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The Future of Auto Insurance — A Reply

"On-board" technologies are not the only ones insurers need to consider as having the potential to reduce auto premium, insists Celent's Donald Light.

Donald Light
Donald Light, Celent
In "The Reshaping of Auto Insurance," published earlier this week at I&T, the authors disputed what they characterized as "doomsday predictions" about drops in auto insurance premium. It's hard to avoid the conclusion that they had in mind the May 2012 report "A Scenario: The End of Auto Insurance. What Happens When There Are Almost No Accidents," by Donald Light, director of Celent's Americas property/casualty practice. Whatever the case, Light has shared with I&T some relevant counterpoints.

[For I&T's original take on Celent's study, see Prepare for Deep Auto Insurance Premium Drop Scenario, Celent Report Advises.]

The authors of the "The Reshaping of Auto Insurance," Marik Brockman and Anand Rao of PwC, insisted that despite the emergence of telematics and other technologies, such as automatic braking, location awareness, vehicle-to-vehicle (V2V) communications, improved stability control for large commercial vehicles, and driverless cars, the auto insurance business would continue more or less as normal for the foreseeable future. Several of these technologies have been around for some time, and premium has held steady, they noted. Furthermore, they wrote:

While telematics have the potential to reduce premiums for some drivers – early adopters in particular are likely to be less risky customers and receive the greatest discounts – they actually may help the industry price policies more effectively overall.

Moreover, a series of cost factors and adoption resistance will continue to buoy premiums: high repair costs for increasingly complex vehicles, increasing medical costs for injuries, more frequent and devastating natural disasters, consumer advocates resisting potential privacy risks, and electronic malfunctions that fail to reduce accidents. Moreover, customers take time to adopt new technologies as they evolve due to lack of total understanding, high purchase costs, or the natural inertia of wanting to fully utilize durable products for much of their lengthy lifecycle. In fact, the age of American cars and trucks on the road has reached a record high of 10.8 years.

Both the PwC authors and Light acknowledge the possibility of significant auto premium decrease of some degree at some time in the future. Light faults the PwC report for considering only "on-board" technologies. "By doing so, it ignores the potential impact of automated traffic law enforcement — e.g. speeding and red light cameras," Light observes. "Depending on the political will — and desire for revenue — of state and local governments, these technologies may have a quicker and more dramatic impact than onboard technologies."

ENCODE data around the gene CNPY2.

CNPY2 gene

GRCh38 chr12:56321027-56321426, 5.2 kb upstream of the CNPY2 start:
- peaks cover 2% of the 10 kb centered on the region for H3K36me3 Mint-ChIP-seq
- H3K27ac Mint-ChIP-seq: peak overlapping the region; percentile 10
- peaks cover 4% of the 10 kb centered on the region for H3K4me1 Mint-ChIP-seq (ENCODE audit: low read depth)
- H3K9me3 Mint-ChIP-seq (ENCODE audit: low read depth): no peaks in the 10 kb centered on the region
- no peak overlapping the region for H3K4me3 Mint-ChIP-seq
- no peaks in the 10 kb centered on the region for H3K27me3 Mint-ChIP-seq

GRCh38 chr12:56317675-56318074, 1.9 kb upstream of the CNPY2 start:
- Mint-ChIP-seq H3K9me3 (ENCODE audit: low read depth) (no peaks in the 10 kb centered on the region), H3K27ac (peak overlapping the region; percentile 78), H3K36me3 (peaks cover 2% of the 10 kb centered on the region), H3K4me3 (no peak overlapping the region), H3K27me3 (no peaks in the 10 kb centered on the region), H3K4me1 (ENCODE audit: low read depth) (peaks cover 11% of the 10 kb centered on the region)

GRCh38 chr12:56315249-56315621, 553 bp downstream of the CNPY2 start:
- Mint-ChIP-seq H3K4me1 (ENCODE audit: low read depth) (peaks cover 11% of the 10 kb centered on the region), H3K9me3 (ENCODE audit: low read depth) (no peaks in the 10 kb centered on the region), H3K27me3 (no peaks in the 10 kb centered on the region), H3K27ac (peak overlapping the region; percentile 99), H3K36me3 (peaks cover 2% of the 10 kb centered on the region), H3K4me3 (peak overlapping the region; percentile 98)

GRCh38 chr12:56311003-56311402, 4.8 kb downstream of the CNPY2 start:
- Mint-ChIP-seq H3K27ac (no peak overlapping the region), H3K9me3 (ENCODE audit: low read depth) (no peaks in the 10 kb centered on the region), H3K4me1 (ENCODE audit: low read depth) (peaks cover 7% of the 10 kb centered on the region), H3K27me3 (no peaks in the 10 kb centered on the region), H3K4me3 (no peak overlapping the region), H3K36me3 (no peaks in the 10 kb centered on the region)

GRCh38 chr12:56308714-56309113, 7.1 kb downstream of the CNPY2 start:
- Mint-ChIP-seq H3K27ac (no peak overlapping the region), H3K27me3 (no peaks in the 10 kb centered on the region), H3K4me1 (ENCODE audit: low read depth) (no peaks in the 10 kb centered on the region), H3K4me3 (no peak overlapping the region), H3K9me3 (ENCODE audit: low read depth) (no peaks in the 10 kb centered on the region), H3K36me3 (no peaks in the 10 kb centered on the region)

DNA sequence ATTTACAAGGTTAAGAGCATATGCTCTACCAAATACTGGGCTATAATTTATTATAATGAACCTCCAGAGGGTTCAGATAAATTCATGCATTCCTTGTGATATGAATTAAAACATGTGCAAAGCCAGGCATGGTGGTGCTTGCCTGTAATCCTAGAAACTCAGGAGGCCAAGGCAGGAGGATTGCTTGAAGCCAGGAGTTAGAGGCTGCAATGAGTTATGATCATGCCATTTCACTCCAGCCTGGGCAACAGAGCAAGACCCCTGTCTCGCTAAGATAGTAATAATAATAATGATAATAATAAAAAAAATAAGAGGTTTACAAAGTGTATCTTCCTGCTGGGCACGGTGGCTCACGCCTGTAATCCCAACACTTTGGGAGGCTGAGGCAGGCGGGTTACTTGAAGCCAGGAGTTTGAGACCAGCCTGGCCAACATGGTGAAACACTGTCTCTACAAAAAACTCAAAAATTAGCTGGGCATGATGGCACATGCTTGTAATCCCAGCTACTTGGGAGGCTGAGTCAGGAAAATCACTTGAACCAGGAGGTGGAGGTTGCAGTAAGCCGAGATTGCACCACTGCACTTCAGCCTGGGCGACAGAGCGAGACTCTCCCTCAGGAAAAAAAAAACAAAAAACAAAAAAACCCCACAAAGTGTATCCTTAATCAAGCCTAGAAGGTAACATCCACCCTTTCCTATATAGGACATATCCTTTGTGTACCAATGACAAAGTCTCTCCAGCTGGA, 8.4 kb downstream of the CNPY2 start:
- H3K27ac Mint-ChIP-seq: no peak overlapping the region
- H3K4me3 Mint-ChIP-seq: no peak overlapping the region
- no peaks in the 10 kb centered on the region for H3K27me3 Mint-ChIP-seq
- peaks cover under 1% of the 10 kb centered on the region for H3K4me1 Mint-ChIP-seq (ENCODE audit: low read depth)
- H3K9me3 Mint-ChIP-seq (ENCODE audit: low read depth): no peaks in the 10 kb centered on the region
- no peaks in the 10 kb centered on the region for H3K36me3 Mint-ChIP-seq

Governments could also mandate V2V communications as a way of increasing the carry capacity of roadways and avoiding costly construction. They might push adoption by characterizing V2V as a "green" technology with positive environmental effects.

Light implies that the concept of "risk shifting" featured in the PwC piece may support his contentions about the possibility of lower premiums. "If and when liability for many accidents shifts to the manufacturers of the automobiles — and/or the on-board equipment— it is likely that the frequency of accidents will be significantly lower, leading to lower losses, and lower premiums for auto insurers," he comments. "So change is coming for auto insurers in terms of business and operating models. The big question is how quickly."

[For the full text of the PwC-authored article, see The Reshaping of Auto Insurance.]

Anthony O'Donnell has covered technology in the insurance industry since 2000, when he joined the editorial staff of Insurance & Technology. As an editor and reporter for I&T and the InformationWeek Financial Services of TechWeb he has written on all areas of information ... View Full Bio

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